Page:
Oppositional Defiant Disorder (ODD)

Ty Gaskins, Spencer Daniel


•There's no known clear cause of oppositional defiant disorder. Contributing causes may be a combination of inherited and environmental factors, including:

Genetics — a child's natural disposition or temperament and possibly neurobiological differences in the way nerves and the brain function

Environment — problems with parenting that may involve a lack of supervision, inconsistent or harsh discipline, or abuse or neglect.


•Attention-deficit/hyperactivity disorder (ADHD)



•Conduct disorder

•Learning and communication disorders

Behavioral: aggression, antisocial behavior, impulsivity, irritability, screaming, or self-harm

Mood: anger or anxiety

Also common: depression or problem paying attention


•Angry and irritable mood:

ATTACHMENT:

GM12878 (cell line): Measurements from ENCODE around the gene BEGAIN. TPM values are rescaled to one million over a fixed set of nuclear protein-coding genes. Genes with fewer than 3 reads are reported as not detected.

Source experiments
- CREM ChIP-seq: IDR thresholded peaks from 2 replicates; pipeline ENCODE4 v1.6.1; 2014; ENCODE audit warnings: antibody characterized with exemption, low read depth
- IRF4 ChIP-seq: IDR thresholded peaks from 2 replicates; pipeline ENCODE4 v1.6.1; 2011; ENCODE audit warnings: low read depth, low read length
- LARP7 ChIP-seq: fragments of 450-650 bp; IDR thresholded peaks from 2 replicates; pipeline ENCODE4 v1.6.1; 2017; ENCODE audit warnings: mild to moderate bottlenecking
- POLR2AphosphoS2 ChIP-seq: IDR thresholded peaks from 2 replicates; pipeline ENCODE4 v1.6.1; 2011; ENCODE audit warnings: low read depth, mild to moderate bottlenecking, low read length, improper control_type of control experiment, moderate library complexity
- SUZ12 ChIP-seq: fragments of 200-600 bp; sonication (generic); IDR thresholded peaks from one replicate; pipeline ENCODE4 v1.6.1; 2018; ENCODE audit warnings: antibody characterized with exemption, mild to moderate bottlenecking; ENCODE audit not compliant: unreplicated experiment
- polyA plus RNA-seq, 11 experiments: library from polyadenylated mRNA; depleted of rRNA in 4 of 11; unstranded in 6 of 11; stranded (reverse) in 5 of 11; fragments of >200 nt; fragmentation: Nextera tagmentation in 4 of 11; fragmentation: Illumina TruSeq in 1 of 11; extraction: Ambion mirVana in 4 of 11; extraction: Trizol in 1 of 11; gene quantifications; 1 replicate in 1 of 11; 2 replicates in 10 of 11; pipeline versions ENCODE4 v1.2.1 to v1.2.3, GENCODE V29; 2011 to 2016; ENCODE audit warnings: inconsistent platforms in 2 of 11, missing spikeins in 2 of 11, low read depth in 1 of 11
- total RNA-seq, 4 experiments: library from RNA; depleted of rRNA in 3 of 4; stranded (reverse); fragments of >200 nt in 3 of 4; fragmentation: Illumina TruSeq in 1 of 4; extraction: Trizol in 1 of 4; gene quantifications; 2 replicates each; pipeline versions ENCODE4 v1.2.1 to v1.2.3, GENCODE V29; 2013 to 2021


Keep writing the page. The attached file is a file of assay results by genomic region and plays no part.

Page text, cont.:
•Often loses temper

•Is often touchy or easily annoyed by others

•Is often angry and resentful

•Argumentative and defiant behavior:

•Often argues with adults or people in authority

•Often actively defies or refuses to comply with adults' requests or rules

•Often deliberately annoys people

•Often blames others for his or her mistakes or misbehavior


•Is often spiteful or vindictive

•Has shown spiteful or vindictive behavior at least twice in the past six months


•Treating oppositional defiant disorder generally involves several types of psychotherapy and training for your child — as well as for parents. Treatment often lasts several months or longer.

•Medications alone generally aren't used for ODD unless another disorder co-exists. If your child has co-existing conditions, particularly ADHD, medications may help significantly improve symptoms.


•ODD may lead to problems such as:

•Poor school and work performance

•Antisocial behavior

•Impulse control problems

•Substance use disorder